“… our right & property are now the sport
of ignorant unprincipled State legislatures.”
William Plummer, 1787
The debate over local versus mayoral control of schools has spawned a number of tomes (Ken Wong, The Education Mayor, and Joseph Viteritti, When Mayors Take Charge, seemingly endless panels, and, I am sure numerous doctoral dissertations are in progress.
In the 1780’s a similar battle was taking place: debtors, farmers, small taxpayers, the overwhelming majority of voters, many of whom behind in their taxes, pressured local legislators for relief from their tax/debt burdens, with considerable success.
Today, Mayor Bloomberg sees discontent among parents, advocates, stakeholders, and legislators as interfering with his attempts to reform a “failed” school system.
Woody Holton, in his prize winning book, Unruly Americans and the Origins of the Constitution, 2007, paints the founders, James Madison, Alexander Hamilton, Governeur Morris and John Adams, as seeing the constitutional convention as an opportunity to challenge “…the thirteen legislatures that had ridden to the farmers’ rescue … allowed debtors to satisfy their creditors with property … even pine barrens and old horses … instead of hard money.”
In a private letter to Thomas Jefferson, a month before penning Federalist # 10, Madison wrote, “”Divide et impera (divide and conquer), the reprobated axiom of tyranny is under certain circumstances, the only policy by which a republic can be administered on just principles.”
Holton sees the Framers as believing that the major problem of the 1780’s was an excess of democracy.
For Madison, cracking down on the political power of debtors and taxpayers would end the terrible recession that had followed the Revolutionary War. He “…spoke for many of his contemporaries when he asserted that in any given society ‘the most enlightened and impartial people would be outnumbered by the unreflecting multitude'”
James Wilson, a signer of the Constitution agreed, “Bad elections proceed from the smallness of their districts which give an opportunity to bad men to intrigue themselves into office.”
Some may see Michael Bloomberg as acting in the spirit of Madison, in the spirit of the founders.
The urban sociology of the 60’s, a decade stricken by inner city riots proffered the “answer” was empowerment, empowering inner city communities by granting to them control over city services, especially the public schools. In New York City, the laboratory of change, the Ford Foundation funded a study (“Reconnection for Learning“) that evolved from three demonstration districts to a decentralized school system, thirty-two independent, self-governed districts, lead by elected school boards with wide ranging fiscal and personnel powers.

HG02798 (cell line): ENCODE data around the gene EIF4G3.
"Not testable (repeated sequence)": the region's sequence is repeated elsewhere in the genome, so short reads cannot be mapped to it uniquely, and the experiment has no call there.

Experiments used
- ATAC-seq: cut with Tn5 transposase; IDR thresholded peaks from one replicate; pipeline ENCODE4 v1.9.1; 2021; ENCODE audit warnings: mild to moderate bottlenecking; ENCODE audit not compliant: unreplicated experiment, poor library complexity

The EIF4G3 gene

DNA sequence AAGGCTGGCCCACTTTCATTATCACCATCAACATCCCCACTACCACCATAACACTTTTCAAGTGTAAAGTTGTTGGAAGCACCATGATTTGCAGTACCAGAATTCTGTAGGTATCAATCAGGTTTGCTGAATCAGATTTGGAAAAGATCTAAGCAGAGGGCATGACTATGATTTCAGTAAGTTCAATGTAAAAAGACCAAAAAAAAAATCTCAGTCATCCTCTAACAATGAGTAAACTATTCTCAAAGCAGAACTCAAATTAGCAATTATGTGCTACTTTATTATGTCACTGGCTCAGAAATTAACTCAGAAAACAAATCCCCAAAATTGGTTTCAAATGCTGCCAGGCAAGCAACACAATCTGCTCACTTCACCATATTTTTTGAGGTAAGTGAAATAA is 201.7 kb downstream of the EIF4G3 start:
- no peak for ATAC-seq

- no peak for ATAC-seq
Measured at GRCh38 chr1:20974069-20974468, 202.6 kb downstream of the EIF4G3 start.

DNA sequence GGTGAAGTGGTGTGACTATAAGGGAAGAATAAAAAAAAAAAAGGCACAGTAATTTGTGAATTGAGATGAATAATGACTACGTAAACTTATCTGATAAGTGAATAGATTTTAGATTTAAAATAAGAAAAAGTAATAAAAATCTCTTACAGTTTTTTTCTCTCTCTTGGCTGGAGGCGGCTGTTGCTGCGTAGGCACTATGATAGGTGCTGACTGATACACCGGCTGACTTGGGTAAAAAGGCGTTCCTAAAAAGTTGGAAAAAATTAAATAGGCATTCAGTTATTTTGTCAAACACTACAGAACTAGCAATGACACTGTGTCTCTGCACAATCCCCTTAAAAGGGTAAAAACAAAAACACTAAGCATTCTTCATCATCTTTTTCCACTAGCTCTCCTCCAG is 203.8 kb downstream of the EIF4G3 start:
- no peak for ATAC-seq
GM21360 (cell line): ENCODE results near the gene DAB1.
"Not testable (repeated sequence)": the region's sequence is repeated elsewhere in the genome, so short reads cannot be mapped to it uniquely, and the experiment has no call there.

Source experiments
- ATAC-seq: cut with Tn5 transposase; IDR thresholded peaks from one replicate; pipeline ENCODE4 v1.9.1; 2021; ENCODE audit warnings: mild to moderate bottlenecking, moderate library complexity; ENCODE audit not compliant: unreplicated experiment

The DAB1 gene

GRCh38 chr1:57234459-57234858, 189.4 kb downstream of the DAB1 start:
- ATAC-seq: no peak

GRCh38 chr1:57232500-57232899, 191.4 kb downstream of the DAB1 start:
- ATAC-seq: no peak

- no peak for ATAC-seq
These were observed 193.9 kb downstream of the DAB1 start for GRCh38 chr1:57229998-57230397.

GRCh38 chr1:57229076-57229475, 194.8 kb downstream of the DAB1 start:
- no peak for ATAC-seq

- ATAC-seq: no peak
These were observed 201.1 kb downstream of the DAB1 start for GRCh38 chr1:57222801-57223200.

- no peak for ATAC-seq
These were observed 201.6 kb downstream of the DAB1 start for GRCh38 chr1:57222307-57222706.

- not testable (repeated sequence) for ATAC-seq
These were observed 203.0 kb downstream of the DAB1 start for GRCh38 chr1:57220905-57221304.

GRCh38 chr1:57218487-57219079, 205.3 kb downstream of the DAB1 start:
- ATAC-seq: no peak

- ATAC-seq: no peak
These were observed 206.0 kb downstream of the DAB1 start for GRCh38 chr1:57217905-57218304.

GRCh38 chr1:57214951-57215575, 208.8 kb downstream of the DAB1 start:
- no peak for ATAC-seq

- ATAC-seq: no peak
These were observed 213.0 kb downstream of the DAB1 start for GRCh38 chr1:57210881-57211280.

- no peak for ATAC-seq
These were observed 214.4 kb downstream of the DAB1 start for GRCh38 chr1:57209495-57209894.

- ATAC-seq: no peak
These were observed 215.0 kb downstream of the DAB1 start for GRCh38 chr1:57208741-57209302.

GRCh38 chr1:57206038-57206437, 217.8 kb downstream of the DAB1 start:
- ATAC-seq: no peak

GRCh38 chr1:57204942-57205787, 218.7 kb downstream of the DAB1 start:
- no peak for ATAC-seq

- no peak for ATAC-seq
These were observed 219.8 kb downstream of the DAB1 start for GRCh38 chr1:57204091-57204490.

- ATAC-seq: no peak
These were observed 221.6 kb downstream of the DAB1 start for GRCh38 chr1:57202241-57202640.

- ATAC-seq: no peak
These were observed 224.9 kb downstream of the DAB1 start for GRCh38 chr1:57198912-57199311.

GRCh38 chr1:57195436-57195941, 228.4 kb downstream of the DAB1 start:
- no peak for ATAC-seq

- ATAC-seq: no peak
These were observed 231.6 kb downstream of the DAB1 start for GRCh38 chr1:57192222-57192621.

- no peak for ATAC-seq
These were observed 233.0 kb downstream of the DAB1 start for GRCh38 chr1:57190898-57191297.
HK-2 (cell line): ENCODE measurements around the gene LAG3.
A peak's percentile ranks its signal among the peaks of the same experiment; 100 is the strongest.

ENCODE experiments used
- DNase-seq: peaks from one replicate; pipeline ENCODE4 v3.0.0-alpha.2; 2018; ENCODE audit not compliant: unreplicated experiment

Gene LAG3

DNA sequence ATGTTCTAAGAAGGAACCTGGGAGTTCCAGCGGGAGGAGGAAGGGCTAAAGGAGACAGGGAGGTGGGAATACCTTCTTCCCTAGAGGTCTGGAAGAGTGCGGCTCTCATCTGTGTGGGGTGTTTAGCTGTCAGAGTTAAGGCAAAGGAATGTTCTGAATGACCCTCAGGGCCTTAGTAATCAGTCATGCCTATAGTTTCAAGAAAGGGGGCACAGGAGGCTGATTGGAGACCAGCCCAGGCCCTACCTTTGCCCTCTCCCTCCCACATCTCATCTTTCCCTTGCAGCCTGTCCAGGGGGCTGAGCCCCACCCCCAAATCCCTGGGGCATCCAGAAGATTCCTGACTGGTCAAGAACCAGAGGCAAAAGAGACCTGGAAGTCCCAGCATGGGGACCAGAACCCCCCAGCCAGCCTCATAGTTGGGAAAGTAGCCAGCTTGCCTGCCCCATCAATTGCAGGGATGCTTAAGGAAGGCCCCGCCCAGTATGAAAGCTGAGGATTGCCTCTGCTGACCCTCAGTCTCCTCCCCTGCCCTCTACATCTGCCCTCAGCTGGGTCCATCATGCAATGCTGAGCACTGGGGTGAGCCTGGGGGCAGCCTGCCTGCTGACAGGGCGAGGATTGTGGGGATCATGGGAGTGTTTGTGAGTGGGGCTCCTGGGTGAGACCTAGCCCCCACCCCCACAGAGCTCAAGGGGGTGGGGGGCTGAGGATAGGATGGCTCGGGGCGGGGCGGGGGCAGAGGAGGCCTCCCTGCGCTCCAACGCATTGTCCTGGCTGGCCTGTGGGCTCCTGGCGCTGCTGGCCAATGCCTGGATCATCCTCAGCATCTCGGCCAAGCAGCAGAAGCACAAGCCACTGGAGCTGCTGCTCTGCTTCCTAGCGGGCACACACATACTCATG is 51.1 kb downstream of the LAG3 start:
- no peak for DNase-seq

The State legislators that created the law dominated the election of school board members. In the poorest communities of color, and a few middle class communities, school boards became the dispensers of political patronage, including pay for jobs and the support of local political machines. (a Bronx political club with tentacles into schools was “affectionately” called the “Ali Baba” Democratic Club).
In spite of scandal after scandal the law remained unchanged from 1970 to 1997, when all personnel decisions were removed from boards and vested solely in the superintendents.
The seven member Central Board members were appointed, one by each borough president and two by the mayor. Esmerelda Simmons, a Dinkens appointee paints a bleak picture of a board riven by petty politics.
Bloomberg’s seizure of the control of schools can be compared with the stealthy conversion of the unwieldy Articles of Confederation to the Constitution, the document that created our federal system, and according to Woody Holton, seized power from the State legislatures.
The New York Post relates that Shirley Huntley, a State Senator from Queens, offered to trade her vote to support mayoral control if the principal of the school where her daughter worked as a Parent Coordinator, was fired. A classic example of the politics that echoed throughout the system in the days of decentralization.
Detroit schools are in total meltdown, the elected school board is at war with a State appointed fiscal monitor and an outside consultant is planning a massive school reorganization. Philadelphia schools are embarking on school closings and and the creation of many charter schools. California Governor Schwarzenegger is proposing a range of legislation to comply with the Obama/Duncan initiatives, vigorously opposed by teacher unions.
Louis Gerstner, former CEO of IBM, in a Wall Street Journal op ed called for the collapsing of the 16,000 elected school boards into seventy mega boards.
Is Michael Bloomberg, and mayors and governors across the nation, in the spirit of James Madison and the founders, marginalizing elected school boards and elected officials by creating school management systems free of the passions of the local prejudices, and formerly powerful unions, eliminating divisive opinions, and imposing their views? Is Bloomberg acting in the spirit of Madison?
The Obama/Duncan/Bloomberg seizure of the direction of America’s schools will be dissected for years to come. Those of us who toil in classrooms see this coup d’etat as tragic, ignoring children, parents and teachers, and imposing an ill fated philosophy of data, impersonal and arrogant.
The dissertations will muse over the data, the politics, and ultimately write the history of today.